In my blog of January 29, 2016, I reviewed recent research on remission and recovery from cannabis use disorders in the United States. I outlined the dependency-producing properties of cannabis and the nature and prevalence of cannabis dependence (1.6% of the U.S. general population and 18% of people entering addiction treatment in the U.S.). At that time, data on remission/recovery from cannabis use disorders (CUD) revealed six key findings:
- Full remission from cannabis-related problems is possible and probable (67-90% rates in short-term and lifetime rates).
- CUD remission rates are similar for men and women, but women experience a more rapid onset and stabilization of remission than men.
- Remission takes time—an average of 32.5 months from CUD onset to one year of remission.
- CUD remission styles vary, with some people with CUDs achieving remission through deceleration of the frequency and intensity of cannabis use rather than through total abstinence.
- Abstinence styles of CUD remission are more likely to produce greater enhancements in global functioning than non-abstinent remission patterns.
CUD remission can be fragile during its early stages but strengthens over time, suggesting the need for assertive and continuous management, particularly during the first months and years of remission.
A recently published study by John Kelly, Claire Greene, and Brandon Bergman offers significant new insights into recovery from cannabis use problems. Their U.S. population survey suggests that approximately 2.5 million Americans once experienced but no longer experience cannabis-related problems. In comparing recovery from cannabis-related problems to recovery from alcohol and other drug problems, Kelly and colleagues noted that people recovering from cannabis-related problems are more likely to report 1) earlier age of onset of drug use, 2) earlier experience of drug-related problems, 3) multiple drug use and related problems, 4) earlier age of achieved remission, 5) greater likelihood of achieving remission without the aid of formal treatment (with a recent trend towards use of outpatient treatment), and 5) lower rates of recent mutual aid group attendance.
Two implications of the Kelly study are noteworthy. First, the early age of CUD onset and potential for earlier problem resolution reinforces the need for the availability of three evidence-based, cannabis-focused interventions within local communities: youth-focused primary prevention programs, early intervention programs (e.g., student assistance programs), and youth-oriented treatment and recovery support resources (e.g., youth-focused recovery coaching, recovery support programs within educational settings).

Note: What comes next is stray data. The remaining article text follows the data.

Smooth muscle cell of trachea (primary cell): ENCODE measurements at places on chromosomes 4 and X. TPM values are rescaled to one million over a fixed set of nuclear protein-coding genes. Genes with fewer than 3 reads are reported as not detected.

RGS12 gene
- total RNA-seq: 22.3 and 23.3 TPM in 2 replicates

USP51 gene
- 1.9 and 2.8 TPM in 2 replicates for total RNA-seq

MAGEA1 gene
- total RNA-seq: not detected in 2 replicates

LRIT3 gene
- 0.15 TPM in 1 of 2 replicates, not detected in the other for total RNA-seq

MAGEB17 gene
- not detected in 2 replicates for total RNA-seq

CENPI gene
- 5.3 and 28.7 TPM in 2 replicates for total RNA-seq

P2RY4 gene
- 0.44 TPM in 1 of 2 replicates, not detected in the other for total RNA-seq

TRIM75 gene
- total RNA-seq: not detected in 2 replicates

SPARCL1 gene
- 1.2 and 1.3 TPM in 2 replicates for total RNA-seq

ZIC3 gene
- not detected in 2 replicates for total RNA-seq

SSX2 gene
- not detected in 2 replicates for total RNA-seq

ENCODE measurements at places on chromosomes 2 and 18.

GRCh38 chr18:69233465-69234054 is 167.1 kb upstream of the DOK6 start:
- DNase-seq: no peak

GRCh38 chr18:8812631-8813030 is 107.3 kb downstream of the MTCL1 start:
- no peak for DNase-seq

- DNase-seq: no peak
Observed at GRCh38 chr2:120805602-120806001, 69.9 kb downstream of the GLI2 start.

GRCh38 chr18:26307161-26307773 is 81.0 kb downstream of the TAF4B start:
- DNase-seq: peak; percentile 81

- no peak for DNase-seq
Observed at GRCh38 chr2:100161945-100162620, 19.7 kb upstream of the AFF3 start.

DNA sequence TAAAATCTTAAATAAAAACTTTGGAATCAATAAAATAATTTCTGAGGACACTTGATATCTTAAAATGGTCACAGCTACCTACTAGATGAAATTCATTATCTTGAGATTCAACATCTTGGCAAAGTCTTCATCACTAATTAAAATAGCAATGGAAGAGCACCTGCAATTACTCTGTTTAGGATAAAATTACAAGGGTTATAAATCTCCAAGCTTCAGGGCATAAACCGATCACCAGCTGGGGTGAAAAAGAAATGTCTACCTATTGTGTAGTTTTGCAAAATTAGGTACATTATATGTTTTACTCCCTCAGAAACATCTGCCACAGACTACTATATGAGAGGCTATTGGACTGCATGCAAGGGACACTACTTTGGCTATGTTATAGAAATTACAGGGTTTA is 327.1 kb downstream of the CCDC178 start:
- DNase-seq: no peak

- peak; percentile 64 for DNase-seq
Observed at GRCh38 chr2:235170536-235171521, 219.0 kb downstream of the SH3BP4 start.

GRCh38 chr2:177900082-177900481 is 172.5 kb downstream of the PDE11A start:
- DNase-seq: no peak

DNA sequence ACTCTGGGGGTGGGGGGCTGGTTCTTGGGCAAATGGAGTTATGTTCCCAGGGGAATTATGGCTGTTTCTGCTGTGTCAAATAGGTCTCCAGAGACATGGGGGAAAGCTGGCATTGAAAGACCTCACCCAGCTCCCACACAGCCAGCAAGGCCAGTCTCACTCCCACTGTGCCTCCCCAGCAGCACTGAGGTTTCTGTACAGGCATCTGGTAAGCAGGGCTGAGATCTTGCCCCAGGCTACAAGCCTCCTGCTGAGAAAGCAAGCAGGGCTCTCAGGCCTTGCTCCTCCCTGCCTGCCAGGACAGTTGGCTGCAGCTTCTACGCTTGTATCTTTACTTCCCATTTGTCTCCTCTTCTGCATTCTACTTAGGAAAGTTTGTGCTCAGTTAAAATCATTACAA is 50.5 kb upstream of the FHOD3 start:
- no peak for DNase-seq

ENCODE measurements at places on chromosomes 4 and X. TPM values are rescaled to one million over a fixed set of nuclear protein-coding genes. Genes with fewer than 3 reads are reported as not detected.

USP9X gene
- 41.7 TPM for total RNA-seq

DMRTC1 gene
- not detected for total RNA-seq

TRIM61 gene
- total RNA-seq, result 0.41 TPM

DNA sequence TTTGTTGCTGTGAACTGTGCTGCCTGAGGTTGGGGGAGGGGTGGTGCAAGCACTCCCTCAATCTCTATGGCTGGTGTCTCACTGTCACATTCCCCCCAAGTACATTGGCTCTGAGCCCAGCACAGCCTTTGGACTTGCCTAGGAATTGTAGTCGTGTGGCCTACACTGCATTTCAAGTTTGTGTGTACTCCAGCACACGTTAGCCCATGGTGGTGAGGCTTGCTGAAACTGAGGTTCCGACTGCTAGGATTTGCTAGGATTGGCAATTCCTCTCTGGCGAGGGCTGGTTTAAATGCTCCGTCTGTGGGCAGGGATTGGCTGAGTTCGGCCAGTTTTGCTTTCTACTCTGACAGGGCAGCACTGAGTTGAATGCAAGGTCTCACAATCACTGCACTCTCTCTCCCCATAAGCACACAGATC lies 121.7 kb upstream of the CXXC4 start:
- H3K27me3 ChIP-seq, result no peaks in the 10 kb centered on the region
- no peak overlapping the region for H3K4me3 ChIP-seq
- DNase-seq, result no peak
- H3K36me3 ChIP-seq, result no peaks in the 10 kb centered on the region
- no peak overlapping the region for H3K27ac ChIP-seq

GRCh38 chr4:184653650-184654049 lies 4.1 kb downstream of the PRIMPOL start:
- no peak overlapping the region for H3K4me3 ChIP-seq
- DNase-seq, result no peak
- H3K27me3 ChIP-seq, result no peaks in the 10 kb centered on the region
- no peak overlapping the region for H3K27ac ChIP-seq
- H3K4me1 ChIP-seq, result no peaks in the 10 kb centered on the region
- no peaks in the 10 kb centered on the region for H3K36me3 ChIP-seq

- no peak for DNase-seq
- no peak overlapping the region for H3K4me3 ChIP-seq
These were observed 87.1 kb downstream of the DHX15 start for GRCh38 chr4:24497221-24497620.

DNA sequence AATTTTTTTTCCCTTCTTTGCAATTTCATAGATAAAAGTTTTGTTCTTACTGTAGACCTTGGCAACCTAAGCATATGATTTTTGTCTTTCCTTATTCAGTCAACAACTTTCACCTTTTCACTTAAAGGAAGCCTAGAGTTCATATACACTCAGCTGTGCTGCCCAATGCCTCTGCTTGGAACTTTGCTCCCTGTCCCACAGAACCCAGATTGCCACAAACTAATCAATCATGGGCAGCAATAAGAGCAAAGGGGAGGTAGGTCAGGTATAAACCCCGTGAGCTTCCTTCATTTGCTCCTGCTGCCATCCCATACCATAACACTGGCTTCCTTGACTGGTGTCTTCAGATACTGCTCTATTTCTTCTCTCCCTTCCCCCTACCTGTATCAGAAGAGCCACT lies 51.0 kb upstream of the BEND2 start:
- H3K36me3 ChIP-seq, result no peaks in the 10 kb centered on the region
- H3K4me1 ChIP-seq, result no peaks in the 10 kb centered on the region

Second, additional research needs to explore the lower representation of people experiencing CUDs in addiction treatment and recovery mutual aid groups. Hasin and colleagues found in a 2016 study that only 13.2% of people who experience a CUD ever participate in professional treatment or a recovery mutual aid group. While some would suggest this reflects the lower severity of problems related to CUDs, it also reflects treatment and recovery support models drawn from and focused primarily upon experiences linked to alcohol, opioid, and stimulant addiction that, as a result, attract and retain fewer people experiencing cannabis-related problems. This would suggest the need for treatment and recovery support methods and materials that specifically address the experiences and needs of people experiencing cannabis-related problems.
The increased legalization and licit commercialization of cannabis will predictably result in a portion—estimated at 30% of current users (Hasin et al, 2015) and 10% of lifetime cannabis users (CDC, 2018)—who develop life-impacting problems related to their use of this drug. If states move towards this change in drug policy, as it appears they are, and reap the financial rewards from cannabis legalization, then these same states should also bear a level of responsibility for the unintended casualties of this policy change. Put simply, a portion of all state revenues generated from cannabis sales should be devoted to funding of cannabis-focused prevention, early intervention, treatment, and recovery support services.
Hasin, D. S., Saha, T. D., Kerridge, B. T., Goldstein, R. B., Chou, S. P., Zhang, H., Jung, J., Pickering, R. P., Ruan, N. J., Smith, S. M., Huang, B., & Grant, B. F. (2015). Prevalence of marijuana use disorders in the United States between 2001 and 2002 and 2012–2013. JAMA Psychiatry, 72(12), 1235–1242.
Hasin, D. S., Kerridge, B. T., Saha, T. D., Huang, B., Pickering, R., Smith, S. M., Smith, S. M., Jung, J., Zhang, H., & Grant, B. F. (2016). Prevalence and correlates of DSM-5 cannabis use disorder, 2012–2013: Findings from the national epidemiologic survey on alcohol and related conditions-III. American Journal of Psychiatry, 173(6), 588–599.
Kelly, J. F., Greene, M. C., & Bergman, B. G. (2018). Is recovery from cannabis use problems different from alcohol and other drugs? Results from a national probability-based sample of the United States adult population. International Journal of Drug Policy, 53, 55-64.
Lopez-Quintero, C., Pérez de los Cobos, J., Hasin, D. S., Okuda, M., Wang, S., Grant, B.F., & Blanco, C. (2011) Probability and predictors of transition from first use to dependence on nicotine, alcohol, cannabis, and cocaine: results of the National Epidemiologic Survey on Alcohol and Related Conditions (NESARC). Drug & Alcohol Dependence, 115(1-2), p. 120-30.
Centers for Disease Control and Prevention. Marijuana and Public Health. Accessed August 3, 2018.
William (“Bill”) White
Emeritus Senior Research Consultant at Chestnut Health System
Read all of Bill White's Blog Posts on his website here www.williamwhitepapers.com